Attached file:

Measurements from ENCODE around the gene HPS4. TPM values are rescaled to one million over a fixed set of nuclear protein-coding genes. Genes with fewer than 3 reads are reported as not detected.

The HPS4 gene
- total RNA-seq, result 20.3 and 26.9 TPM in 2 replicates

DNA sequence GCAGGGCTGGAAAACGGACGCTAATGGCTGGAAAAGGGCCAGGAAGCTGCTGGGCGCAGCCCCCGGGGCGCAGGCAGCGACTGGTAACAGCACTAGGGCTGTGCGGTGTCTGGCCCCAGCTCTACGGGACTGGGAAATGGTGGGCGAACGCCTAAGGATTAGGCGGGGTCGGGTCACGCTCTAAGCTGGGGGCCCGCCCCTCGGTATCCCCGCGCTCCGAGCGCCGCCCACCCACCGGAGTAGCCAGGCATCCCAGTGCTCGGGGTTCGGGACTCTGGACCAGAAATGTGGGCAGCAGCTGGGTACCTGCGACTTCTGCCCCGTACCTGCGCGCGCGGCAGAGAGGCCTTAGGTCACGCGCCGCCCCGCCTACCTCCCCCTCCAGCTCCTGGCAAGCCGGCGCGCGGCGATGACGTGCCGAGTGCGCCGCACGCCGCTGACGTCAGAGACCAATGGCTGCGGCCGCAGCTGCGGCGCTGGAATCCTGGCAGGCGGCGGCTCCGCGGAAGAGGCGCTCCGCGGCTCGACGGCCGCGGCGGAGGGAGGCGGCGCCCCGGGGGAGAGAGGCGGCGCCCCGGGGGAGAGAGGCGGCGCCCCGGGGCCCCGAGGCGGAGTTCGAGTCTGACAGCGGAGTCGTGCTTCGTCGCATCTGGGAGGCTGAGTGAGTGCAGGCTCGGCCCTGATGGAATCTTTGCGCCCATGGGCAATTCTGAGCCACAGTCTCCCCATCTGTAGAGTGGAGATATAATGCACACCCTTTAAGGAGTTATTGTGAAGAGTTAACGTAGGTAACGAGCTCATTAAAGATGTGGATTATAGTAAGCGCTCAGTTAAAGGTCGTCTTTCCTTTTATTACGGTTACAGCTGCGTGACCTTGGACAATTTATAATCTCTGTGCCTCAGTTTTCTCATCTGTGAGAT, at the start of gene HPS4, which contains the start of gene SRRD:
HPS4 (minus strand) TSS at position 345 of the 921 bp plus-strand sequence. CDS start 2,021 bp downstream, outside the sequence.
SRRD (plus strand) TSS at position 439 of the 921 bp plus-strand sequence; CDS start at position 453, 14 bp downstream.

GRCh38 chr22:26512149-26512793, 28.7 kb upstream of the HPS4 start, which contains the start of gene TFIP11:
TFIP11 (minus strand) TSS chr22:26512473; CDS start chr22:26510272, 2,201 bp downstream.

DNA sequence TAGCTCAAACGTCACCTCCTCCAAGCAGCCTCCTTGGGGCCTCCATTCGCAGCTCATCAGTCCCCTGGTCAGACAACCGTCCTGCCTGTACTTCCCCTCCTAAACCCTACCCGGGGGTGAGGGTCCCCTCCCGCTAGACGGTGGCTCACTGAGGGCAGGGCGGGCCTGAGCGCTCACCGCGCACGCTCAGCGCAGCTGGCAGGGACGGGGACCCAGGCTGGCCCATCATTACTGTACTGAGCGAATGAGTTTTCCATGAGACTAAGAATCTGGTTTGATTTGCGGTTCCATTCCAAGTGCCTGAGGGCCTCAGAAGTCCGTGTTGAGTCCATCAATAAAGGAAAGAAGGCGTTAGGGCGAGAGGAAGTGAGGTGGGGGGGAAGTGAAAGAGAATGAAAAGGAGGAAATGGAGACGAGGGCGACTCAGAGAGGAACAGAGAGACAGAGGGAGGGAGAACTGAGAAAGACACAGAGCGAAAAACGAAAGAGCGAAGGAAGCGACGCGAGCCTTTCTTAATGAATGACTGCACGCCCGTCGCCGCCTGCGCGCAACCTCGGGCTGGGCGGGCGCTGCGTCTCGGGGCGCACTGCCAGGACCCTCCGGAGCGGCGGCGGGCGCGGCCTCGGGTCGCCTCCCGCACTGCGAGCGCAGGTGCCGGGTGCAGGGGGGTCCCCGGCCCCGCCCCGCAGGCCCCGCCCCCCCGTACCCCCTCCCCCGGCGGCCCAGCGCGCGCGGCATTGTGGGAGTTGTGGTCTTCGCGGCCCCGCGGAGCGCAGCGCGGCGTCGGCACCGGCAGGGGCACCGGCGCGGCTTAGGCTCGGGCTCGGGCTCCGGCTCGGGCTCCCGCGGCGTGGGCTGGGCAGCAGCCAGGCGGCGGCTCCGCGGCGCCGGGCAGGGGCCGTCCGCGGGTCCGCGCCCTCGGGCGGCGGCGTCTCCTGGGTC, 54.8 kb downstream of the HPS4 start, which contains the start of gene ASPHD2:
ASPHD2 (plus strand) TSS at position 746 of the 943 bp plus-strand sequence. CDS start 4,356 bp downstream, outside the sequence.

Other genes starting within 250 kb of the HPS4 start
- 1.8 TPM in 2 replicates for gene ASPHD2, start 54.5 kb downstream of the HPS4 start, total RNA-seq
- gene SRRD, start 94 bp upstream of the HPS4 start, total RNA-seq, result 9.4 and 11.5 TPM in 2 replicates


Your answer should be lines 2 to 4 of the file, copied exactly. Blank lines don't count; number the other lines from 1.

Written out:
The HPS4 gene
- total RNA-seq, result 20.3 and 26.9 TPM in 2 replicates

DNA sequence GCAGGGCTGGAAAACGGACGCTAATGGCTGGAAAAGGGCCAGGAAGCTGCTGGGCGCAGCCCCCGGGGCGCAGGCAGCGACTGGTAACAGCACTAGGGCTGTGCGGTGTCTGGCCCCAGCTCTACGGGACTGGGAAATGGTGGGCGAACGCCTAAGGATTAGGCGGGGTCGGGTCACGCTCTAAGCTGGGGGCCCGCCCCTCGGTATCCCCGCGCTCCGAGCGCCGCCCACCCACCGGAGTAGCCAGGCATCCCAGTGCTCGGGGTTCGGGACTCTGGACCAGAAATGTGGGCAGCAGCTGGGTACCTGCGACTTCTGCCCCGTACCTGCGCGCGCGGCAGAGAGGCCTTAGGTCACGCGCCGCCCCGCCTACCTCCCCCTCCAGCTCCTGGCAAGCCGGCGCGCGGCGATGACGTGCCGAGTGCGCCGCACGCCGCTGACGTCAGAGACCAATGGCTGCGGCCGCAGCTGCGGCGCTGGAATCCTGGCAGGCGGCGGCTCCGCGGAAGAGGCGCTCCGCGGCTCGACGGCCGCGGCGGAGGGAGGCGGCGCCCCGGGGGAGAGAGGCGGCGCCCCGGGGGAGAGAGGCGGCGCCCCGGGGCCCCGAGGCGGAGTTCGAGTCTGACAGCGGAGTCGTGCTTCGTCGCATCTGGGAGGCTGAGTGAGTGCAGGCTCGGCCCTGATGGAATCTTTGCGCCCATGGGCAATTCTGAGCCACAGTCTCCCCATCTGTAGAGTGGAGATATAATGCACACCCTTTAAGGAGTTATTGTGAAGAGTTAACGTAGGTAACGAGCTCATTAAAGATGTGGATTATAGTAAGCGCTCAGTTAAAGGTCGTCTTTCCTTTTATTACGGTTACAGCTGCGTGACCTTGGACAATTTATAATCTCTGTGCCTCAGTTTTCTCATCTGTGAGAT, at the start of gene HPS4, which contains the start of gene SRRD: